Rating: 5 out of 5 starsNetGalley, Mana M
Were you ever interested how life was in medieval times? Well, with this useful guide you will get all information you need to survive in these brutal and hard circumstances. Compared to medieval man, modern man is pretty weak and without necessary knowledge and skills for that time.
The book offers many answers and information in order to blend in with locals during the back in time adventure. Expect discomfort, dirt, hard work and language difficulties.
The reader learns about social structure and housing, beliefs and religious ideas, clothing and appearance, food and shopping, health and medicine, work and leisure, family matters, warfare and law and order. And all that with a great humour, witt and intelligible narrative, illustrations and photographs.
Superb book for all history enthusiasts!
That was so much fun! I loved the travel guide style, with all the tropes you'd expect to find in one.NetGalley, Andrea S
I have to confess, history was one of my least favourite subjects in school, and I never developed an interest in it later. I recently read a couple of fictional books set in medieval times, though, so when I saw this book I was curious to learn more.
It was an accessible and fun overview of life in the Middle Ages (although it seemed to focus more on 11-14th centuries). It was all interesting (maybe the parts about warfare and law less so for me), but I particularly loved finding out things like word origins, or why the tax year end on 5th April here!
May have to buy the book for a few friends I kept pestering with quotes!
Rating: 5 out of 5 starsNetGalley, Emma Jacobs
This was very interesting and engaging. As somebody who loves history, I find some texts can be very daunting to read and over complicated. However, this book was very informative whilst making Medieval history very accessible for a multitude of readers. A great easy read for anybody wanting to dabble into the medieval world!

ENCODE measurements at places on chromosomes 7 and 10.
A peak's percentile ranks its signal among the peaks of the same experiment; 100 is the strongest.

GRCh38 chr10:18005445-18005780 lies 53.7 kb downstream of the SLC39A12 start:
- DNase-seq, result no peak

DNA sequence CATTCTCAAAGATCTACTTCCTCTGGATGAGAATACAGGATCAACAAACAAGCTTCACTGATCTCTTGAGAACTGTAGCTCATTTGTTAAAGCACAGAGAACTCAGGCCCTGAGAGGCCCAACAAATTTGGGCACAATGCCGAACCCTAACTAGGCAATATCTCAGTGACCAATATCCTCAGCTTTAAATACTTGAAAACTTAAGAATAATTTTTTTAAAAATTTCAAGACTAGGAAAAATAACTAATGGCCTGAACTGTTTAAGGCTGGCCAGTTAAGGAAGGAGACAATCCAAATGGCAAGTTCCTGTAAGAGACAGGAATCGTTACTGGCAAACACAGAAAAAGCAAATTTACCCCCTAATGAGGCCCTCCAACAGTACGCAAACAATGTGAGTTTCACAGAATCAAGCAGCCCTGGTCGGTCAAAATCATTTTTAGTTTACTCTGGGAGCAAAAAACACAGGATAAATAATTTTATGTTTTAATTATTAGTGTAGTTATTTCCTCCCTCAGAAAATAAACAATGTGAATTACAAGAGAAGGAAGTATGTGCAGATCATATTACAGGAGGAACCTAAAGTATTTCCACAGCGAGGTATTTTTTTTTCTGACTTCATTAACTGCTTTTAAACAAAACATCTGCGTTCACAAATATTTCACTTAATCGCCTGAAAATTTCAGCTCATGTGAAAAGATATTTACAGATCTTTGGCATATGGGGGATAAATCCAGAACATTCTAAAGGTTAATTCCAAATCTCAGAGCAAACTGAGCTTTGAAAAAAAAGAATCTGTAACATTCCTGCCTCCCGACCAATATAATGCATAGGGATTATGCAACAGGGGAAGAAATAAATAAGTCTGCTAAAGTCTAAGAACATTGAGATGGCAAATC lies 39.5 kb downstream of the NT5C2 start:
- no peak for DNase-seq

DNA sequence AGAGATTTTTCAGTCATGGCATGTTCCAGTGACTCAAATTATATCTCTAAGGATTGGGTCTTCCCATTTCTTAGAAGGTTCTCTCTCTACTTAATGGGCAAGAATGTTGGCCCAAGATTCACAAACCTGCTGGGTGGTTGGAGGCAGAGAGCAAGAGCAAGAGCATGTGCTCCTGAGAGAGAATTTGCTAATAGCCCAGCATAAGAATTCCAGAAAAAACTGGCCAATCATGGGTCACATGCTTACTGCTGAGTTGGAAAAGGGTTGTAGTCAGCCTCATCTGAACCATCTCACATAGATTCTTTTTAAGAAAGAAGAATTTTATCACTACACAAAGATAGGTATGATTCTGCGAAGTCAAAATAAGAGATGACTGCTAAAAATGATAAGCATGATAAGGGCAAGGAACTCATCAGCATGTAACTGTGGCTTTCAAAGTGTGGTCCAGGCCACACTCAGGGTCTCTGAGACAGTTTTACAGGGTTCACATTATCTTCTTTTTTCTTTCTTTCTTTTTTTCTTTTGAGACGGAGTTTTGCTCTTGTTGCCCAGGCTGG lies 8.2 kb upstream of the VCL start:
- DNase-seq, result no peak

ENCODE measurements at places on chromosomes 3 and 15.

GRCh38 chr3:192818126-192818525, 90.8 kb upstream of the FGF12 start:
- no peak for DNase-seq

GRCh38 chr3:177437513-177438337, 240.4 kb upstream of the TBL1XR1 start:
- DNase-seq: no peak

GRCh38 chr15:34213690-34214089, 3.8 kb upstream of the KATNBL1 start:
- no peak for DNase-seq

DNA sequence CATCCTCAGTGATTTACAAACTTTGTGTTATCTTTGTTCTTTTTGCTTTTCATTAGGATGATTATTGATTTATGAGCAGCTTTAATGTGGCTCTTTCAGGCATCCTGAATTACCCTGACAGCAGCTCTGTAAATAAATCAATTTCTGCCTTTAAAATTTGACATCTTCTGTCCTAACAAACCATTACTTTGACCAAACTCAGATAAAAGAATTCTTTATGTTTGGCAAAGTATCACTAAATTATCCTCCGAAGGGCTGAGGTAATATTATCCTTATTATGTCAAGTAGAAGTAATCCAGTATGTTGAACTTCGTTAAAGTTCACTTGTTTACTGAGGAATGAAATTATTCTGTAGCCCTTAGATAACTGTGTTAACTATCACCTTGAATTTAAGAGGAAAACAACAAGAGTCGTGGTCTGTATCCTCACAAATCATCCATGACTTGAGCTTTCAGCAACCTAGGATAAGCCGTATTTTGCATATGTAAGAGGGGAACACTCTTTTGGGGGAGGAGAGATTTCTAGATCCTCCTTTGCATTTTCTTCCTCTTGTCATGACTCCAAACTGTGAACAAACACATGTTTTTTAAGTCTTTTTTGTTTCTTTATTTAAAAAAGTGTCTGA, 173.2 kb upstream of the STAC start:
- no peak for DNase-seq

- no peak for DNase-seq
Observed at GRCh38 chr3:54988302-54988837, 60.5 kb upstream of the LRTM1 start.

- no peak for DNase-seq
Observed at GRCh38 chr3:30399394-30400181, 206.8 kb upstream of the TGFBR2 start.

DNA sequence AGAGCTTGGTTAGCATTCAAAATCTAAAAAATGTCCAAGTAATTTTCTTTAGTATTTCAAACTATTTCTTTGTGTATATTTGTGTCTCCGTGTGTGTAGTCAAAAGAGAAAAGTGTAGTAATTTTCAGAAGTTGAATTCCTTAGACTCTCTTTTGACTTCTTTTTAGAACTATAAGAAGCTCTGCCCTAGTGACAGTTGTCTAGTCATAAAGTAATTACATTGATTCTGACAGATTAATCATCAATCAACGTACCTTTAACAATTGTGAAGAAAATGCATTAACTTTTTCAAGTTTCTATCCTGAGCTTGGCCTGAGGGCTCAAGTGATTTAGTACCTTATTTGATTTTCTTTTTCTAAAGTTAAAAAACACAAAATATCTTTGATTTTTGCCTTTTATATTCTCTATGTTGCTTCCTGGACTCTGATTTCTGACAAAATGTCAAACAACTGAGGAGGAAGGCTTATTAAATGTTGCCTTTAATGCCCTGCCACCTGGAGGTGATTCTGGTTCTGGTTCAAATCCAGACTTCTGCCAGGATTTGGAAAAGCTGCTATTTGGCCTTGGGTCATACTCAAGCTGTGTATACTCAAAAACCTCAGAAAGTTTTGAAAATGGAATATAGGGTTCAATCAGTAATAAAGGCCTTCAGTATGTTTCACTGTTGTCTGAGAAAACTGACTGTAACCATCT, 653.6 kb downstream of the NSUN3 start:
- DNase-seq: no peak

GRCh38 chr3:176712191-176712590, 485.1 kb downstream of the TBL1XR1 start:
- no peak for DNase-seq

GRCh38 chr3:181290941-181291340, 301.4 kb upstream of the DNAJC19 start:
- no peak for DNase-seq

As the author writes in the preface, “This book is intended as a handy guide to the dos and don’ts for visitors to Medieval England.” It’s a clever way to explore just what life was like in England between 1154 and 1485, and how you would live if you somehow ended up in that place at that time.NetGalley, Jill Broderick
Topics include housing, food, employment, language, hygiene, medicine, religion, law, social stratifications, dress, and even sex.
For every topic, the author includes a section called “Did You Know” with lots of fun facts about the time, often relating to the origin of words we use now from back then. Sometimes there are also sections called “Top Tip” that gives you a useful piece of information you will need for success, such as to keep your purse hidden out of sight. As the author writes: “Medieval thieves are known as ‘cut-purses’ for a reason.”
I loved these language insights. As another example, the author points out: “The connection between bells and time-keeping is so close the word ‘clock’ is a misspelling of the French word ‘cloche’, meaning ‘a bell.’” Also, since it was the custom that married women covered their hair, a “loose” woman was one wearing her hair loose and uncovered, and therefore likely to be “of easy virtue.”
You will also learn from whence come the phrases “straight-laced,” “upper crust,” and “baker’s dozen.” You will find out why doctors couldn’t also be surgeons, and how “gossiping” came about.
Evaluation: This is altogether a very entertaining book and well as an enlightening one, and will satisfy the curiosity of those who wonder how they would fare in a world with no toothpaste, antibiotics, or fast food.
This was a neat little book, a quick read that would do well for anyone wanting an introduction to the world of medieval England. So often we get histories where we hear about great political events, but rarely do we hear about the minutiae of daily life for the masses. In particular, it would be useful for any historical fiction author interested in writing about the period, as it gives a lot of interesting detail about the circumstances and realities of everyday people. A couple segments seemed a bit juvenile and silly, such as the "interviews" with historic figures, but on the whole this was a neat and fun read.NetGalley, Claire Grothe
Life in Medieval Europe Fact and Fiction (Paperback)
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Click here to buy both titles for £26.98